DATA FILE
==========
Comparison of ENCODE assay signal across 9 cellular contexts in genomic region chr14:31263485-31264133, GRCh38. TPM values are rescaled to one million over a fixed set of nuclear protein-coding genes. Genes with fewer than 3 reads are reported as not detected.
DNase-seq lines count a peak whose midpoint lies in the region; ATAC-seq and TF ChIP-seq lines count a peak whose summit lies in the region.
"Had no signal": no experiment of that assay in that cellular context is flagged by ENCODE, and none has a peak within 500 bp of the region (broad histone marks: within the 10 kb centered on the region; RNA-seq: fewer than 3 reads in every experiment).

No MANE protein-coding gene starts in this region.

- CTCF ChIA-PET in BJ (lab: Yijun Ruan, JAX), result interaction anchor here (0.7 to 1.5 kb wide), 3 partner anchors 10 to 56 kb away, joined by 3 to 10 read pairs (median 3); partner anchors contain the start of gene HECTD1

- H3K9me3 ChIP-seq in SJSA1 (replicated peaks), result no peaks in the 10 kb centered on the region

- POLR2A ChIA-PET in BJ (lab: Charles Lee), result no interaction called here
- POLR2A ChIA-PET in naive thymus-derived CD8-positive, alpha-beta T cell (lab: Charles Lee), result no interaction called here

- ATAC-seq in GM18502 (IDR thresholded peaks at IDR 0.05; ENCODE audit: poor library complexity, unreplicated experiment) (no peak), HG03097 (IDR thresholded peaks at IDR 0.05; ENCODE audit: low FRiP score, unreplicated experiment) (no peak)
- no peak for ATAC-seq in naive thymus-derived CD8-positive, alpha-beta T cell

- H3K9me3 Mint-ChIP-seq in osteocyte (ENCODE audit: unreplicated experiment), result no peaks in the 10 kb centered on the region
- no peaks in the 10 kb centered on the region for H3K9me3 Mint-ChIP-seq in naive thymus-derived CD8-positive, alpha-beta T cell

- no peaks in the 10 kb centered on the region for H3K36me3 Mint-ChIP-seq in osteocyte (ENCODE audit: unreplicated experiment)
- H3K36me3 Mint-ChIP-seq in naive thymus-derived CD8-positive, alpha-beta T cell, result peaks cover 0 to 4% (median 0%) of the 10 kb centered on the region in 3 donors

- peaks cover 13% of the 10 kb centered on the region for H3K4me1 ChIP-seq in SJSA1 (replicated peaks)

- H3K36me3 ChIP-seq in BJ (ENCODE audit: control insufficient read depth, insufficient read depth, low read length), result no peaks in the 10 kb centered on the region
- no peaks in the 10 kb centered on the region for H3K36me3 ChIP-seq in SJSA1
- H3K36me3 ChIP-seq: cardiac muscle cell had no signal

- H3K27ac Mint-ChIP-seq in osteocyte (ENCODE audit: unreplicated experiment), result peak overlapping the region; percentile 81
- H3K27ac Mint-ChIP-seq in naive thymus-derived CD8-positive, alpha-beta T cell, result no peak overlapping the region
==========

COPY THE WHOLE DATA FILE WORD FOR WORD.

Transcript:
Comparison of ENCODE assay signal across 9 cellular contexts in genomic region chr14:31263485-31264133, GRCh38. TPM values are rescaled to one million over a fixed set of nuclear protein-coding genes. Genes with fewer than 3 reads are reported as not detected.
DNase-seq lines count a peak whose midpoint lies in the region; ATAC-seq and TF ChIP-seq lines count a peak whose summit lies in the region.
"Had no signal": no experiment of that assay in that cellular context is flagged by ENCODE, and none has a peak within 500 bp of the region (broad histone marks: within the 10 kb centered on the region; RNA-seq: fewer than 3 reads in every experiment).

No MANE protein-coding gene starts in this region.

- CTCF ChIA-PET in BJ (lab: Yijun Ruan, JAX), result interaction anchor here (0.7 to 1.5 kb wide), 3 partner anchors 10 to 56 kb away, joined by 3 to 10 read pairs (median 3); partner anchors contain the start of gene HECTD1

- H3K9me3 ChIP-seq in SJSA1 (replicated peaks), result no peaks in the 10 kb centered on the region

- POLR2A ChIA-PET in BJ (lab: Charles Lee), result no interaction called here
- POLR2A ChIA-PET in naive thymus-derived CD8-positive, alpha-beta T cell (lab: Charles Lee), result no interaction called here

- ATAC-seq in GM18502 (IDR thresholded peaks at IDR 0.05; ENCODE audit: poor library complexity, unreplicated experiment) (no peak), HG03097 (IDR thresholded peaks at IDR 0.05; ENCODE audit: low FRiP score, unreplicated experiment) (no peak)
- no peak for ATAC-seq in naive thymus-derived CD8-positive, alpha-beta T cell

- H3K9me3 Mint-ChIP-seq in osteocyte (ENCODE audit: unreplicated experiment), result no peaks in the 10 kb centered on the region
- no peaks in the 10 kb centered on the region for H3K9me3 Mint-ChIP-seq in naive thymus-derived CD8-positive, alpha-beta T cell

- no peaks in the 10 kb centered on the region for H3K36me3 Mint-ChIP-seq in osteocyte (ENCODE audit: unreplicated experiment)
- H3K36me3 Mint-ChIP-seq in naive thymus-derived CD8-positive, alpha-beta T cell, result peaks cover 0 to 4% (median 0%) of the 10 kb centered on the region in 3 donors

- peaks cover 13% of the 10 kb centered on the region for H3K4me1 ChIP-seq in SJSA1 (replicated peaks)

- H3K36me3 ChIP-seq in BJ (ENCODE audit: control insufficient read depth, insufficient read depth, low read length), result no peaks in the 10 kb centered on the region
- no peaks in the 10 kb centered on the region for H3K36me3 ChIP-seq in SJSA1
- H3K36me3 ChIP-seq: cardiac muscle cell had no signal

- H3K27ac Mint-ChIP-seq in osteocyte (ENCODE audit: unreplicated experiment), result peak overlapping the region; percentile 81
- H3K27ac Mint-ChIP-seq in naive thymus-derived CD8-positive, alpha-beta T cell, result no peak overlapping the region